Norman's on the war-path again

by Stephen Tall on October 11, 2007

Norman Baker, Lib Dem Shadow Minister for the Cabinet Office, and scourge of the Establishment, has called for the head of Sir John Bourn, head of the National Audit Office, who’s racked up £365,000 travel expenses in the last three years:

“It is incredible that Sir John Bourn has seen fit to run up gigantic bills for largesse at the taxpayers’ expense. Even more serious is appearing to accept hospitality from companies such as BAE which compromises the independent and professional standing essential to someone in this post. The time has come for him to call it a day in the interests of good administration.”

Norman has also criticised the Speaker of the Commons, Michael Martin, for hiring – at a cost of over £20,000 of public money – famed city libel law firm, Carter-Ruck, to challenge claims about his impartiality during debates. (Should make for an interesting moment of frisson in the Chamber the next time Norman tries to catch the Speaker’s eye.)

“This is a deeply worrying figure. Of course it’s right that there should be legal advice available to all members of the House of Commons. But in this case it appears the very expensive Carter-Ruck has effectively been used to issue press releases and that those instructing them have been content to sign blank cheques irrespective of the cost to the taxpayer.”

Norman may wish to have a quiet word with Lib Dem colleague, Nick Harvey, the MPs’ representative on the House of Commons Commission who approved the Speaker’s request for taxpayers to pick up the tab for defending his integrity.

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8 comments

Ah – maybe this is why my article criticising the speaker never saw the light of day 🙂

What purpose does Nick serve by being on this commission? It was as its spokesman that he supported the plan to exempt MPs from FoI IIRC.

by Hywel Morgan on October 11, 2007 at 11:45 pm. Reply #

And some people complain that MPs have £120,000 of expenses! Honestly, how do people like this keep their jobs?

by Letters From A Tory on October 12, 2007 at 8:34 am. Reply #

This is outrageous. Attacks on Michael Martin have been on his personal failure to be an effective Speaker.

If he want s lawyers to deal with that he should pay for it personally rather than expect the taxpayer to pay.

I am very glad we have Norman in our party and long may his good work continue.

by Antony Hook on October 12, 2007 at 3:35 pm. Reply #

Good on Norman for taking up these matters.

It should also probably be noted that Private Eye have been highlighting both the dodgy boss of the NAO and Speaker Martin’s waste of public cash for months.

by Simon on October 12, 2007 at 5:47 pm. Reply #

The approval of taking legal advice came from the Commons administration, not the Commission. I simply put this into the public domain.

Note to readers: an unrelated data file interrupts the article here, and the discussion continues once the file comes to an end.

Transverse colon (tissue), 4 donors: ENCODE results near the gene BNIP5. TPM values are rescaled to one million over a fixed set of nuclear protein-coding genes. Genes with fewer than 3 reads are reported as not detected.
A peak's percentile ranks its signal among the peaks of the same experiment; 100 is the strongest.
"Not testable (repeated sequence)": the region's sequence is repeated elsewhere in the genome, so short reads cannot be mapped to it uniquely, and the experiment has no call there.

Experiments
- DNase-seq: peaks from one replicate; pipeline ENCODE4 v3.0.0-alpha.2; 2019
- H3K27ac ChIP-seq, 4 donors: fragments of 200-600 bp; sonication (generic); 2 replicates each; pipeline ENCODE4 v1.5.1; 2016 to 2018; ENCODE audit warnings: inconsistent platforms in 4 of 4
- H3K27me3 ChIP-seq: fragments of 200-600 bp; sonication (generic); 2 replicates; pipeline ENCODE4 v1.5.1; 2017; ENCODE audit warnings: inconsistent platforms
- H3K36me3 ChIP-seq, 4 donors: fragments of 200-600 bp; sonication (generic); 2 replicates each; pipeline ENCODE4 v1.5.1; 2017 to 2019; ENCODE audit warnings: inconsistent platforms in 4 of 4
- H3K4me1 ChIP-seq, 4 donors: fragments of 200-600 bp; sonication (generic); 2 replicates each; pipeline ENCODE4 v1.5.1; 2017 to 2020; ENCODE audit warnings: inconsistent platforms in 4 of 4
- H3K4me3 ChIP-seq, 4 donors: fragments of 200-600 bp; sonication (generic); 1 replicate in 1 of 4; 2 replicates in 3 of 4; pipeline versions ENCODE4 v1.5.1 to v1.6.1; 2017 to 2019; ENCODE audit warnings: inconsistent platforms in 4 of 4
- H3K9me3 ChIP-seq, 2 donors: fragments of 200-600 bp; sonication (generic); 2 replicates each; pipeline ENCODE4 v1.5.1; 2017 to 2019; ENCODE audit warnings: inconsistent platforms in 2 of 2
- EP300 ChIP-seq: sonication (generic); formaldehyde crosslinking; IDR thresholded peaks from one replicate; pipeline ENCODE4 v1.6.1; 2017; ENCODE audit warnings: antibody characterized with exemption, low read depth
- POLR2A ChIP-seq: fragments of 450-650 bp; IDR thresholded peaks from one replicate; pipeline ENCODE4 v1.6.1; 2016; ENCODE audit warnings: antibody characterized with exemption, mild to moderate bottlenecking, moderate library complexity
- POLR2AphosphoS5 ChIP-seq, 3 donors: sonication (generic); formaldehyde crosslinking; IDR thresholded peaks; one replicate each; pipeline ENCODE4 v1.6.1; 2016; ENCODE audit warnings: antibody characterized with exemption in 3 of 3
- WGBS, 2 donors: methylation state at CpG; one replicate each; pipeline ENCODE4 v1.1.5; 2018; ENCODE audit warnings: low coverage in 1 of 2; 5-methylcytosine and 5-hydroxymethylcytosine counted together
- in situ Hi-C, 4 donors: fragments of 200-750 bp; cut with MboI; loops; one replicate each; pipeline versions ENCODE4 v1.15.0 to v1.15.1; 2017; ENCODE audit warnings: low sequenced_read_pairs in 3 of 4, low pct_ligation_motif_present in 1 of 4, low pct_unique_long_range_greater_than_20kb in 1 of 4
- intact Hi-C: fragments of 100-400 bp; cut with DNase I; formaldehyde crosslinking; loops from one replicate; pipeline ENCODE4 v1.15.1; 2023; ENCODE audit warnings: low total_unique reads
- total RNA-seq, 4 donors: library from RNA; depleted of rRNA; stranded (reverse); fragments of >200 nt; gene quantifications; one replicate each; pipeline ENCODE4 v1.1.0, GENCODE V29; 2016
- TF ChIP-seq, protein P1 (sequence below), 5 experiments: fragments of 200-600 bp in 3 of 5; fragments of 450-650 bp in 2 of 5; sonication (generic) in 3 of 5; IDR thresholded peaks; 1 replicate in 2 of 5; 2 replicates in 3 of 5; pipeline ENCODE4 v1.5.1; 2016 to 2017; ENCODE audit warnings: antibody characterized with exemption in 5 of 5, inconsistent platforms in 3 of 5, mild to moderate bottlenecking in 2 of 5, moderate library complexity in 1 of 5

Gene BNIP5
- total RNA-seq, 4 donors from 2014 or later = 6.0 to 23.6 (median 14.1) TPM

Speaker Martin was not under attack for being a “lousy speaker” but for allegedly following discriminatory employment practices for senior posts. This was not true (The Times apologised and withdrew their claim) and left unchecked could have made it hard to fill posts. The sums quoted are gross – ie before press repaying some.

The Commission is the cross-party body which oversees the running of the Commons. It would be absurd not to be on it. And I did NOT support the FOI Amendment Act!

by Nick Harvey on October 13, 2007 at 10:55 am. Reply #

Anyone who still believes that Dr David Kelly committed suicide should read the following:

http://www.mirror.co.uk/news/topstories/2007/10/15/fingerprint-doubt-over-kelly-suicide-89520-19952329/

Keep up the good work, Norman.

by Angus Huck on October 16, 2007 at 12:42 pm. Reply #

Nick –

You didn’t ask the committee approved to put it to a vote.

You didn’t propose any amendments at the committee stage

Whilst you said you were “queasy” about it but then went on to say, “However, it is up to those who do not believe that the Bill, which has the advantage of clarity and simplicity, is the way to address these very real issues to come up with a better suggestion.” which is hardly trenchent opposition.

And as far as I see Simon Hughes’ EDM (no 1545) isn’t among the 718 EDM’s you’ve decided to sign in the current session.

by Hywel Morgan on October 16, 2007 at 8:45 pm. Reply #

Hywel

Please allow me the right to decide what legislation I support. I made it clear in media interviews and elsewhere that I opposed the Bill.

I accept with hindsight that I could have been more vociferous at the committee. But committee stages don’t vote on the principle of a Bill – that comes at second and third reading. I didn’t think the Bill amendable into an acceptable form, though existing legislation could have been amended to address the two points Maclean made. But that would have been outwith the scope of his Bill, which quite unnecessarily removed Parliament from the Act.

Simon’s EDM is fine until it denies the problem about correspondence, which I know to have some validity.

by Nick Harvey on October 17, 2007 at 3:04 pm. Reply #

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